I quickly discovered as our next course took center stage, that we were only to be provided bite-size canapes, two per course. Hardly what I would consider what was advertised as "a three course meal". The disappointment in the serving sizes really put a damper on my enjoyment of the chef's presentation, as well as the wine tasting. There was no way I could have three glasses of wine at 10:30 am, with six little bite size food servings.
The Lime Marinated Salmon on a Potato Crisp was our next course. Chef Payard explained how he freezes the salmon (no cooking involved) into a rectangular shape. This not only makes for more uniform pieces on the potato crisp but also allows for very thin slices. I must admit, salmon is not a favorite of mine, far from it, but I also never had raw salmon before. Presented on a potato crisp, the salmon was rolled in lime zest with a touch of special sea salt and had a segment of fresh lime on top. I was very surprised at how the lime just exploded in my mouth, combined with the sea salt and fresh potato crisp -- the flavors all blended together perfectly! Ah! However, again, we were served just two of these small canapes for our course.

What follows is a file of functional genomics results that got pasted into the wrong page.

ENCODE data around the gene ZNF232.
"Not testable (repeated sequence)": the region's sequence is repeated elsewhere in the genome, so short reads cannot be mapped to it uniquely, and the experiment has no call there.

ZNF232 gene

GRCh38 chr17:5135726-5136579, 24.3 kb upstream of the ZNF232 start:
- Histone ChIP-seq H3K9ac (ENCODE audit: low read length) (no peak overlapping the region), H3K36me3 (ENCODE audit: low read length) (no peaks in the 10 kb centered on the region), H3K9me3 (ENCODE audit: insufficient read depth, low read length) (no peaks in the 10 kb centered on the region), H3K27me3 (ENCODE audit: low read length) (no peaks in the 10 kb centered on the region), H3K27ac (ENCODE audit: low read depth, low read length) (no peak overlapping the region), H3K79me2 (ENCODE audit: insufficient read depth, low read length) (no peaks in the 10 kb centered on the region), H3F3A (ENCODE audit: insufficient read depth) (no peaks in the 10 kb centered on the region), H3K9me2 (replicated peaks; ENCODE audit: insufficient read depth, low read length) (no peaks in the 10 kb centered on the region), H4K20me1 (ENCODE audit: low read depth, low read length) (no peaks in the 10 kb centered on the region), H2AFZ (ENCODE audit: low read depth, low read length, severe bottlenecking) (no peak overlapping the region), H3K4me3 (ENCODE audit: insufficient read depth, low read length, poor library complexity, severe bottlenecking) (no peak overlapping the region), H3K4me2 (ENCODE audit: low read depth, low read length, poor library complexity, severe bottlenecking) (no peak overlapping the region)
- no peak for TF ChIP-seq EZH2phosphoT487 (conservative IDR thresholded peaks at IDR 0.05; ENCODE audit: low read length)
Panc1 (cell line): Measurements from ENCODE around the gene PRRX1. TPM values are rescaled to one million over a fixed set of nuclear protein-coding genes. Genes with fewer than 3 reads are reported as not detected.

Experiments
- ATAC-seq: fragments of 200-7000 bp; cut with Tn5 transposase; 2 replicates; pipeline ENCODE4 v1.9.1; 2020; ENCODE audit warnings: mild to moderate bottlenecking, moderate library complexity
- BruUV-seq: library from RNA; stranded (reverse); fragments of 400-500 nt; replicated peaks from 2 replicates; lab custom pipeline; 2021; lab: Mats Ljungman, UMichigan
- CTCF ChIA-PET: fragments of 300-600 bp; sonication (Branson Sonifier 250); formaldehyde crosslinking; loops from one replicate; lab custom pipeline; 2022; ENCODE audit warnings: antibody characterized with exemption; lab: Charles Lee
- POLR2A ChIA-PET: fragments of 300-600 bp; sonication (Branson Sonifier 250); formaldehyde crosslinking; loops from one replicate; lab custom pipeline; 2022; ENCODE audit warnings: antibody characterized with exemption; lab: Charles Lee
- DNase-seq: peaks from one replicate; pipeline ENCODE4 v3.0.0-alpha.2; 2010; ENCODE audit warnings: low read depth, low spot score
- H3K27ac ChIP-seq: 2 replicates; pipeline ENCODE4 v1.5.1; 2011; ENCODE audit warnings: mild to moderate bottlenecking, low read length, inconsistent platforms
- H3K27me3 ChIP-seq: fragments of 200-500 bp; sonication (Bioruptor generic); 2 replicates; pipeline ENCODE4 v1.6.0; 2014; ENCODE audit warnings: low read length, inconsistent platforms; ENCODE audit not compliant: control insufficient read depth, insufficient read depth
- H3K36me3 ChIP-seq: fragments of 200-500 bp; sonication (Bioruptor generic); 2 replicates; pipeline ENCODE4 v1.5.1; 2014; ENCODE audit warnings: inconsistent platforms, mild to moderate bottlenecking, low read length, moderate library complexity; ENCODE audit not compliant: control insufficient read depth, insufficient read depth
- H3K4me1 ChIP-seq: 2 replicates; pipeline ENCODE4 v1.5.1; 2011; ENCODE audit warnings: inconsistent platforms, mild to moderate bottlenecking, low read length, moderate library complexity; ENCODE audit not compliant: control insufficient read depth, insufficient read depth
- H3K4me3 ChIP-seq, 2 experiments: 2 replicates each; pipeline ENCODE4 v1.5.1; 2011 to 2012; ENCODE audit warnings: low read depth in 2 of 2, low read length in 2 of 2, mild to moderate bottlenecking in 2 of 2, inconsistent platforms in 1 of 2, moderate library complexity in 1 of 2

The wine pairing for the salmon was the Etude Carneros Rose of Pinot Noir, served chilled. I'm not a fan of rose type wines and this one did nothing to change my opinion, but I will admit that the pairing with the salmon worked well.
By now it was clear that our three courses amounted in reality to only one course. Our last course was the Eggplant, Tomato, Goat Cheese Tart. The eggplant was Japanese, which was very small and much less meaty. I actually liked this one OK. The tomato and goat cheese portions of this canape were delicious!
The final pairing of the Etude Pinot Noir left me disappointed, as did the entire event. I only had a few sips of the wine since it was our third glass with virtually no food for the stomach. I will admit it did pair with the eggplant tart, which softened the wine. I learned I much prefer the Pinot Noirs from the Pacific Northwest. Overall, however, I always welcome the opportunity to try new wines, especially when accompanied by delish food!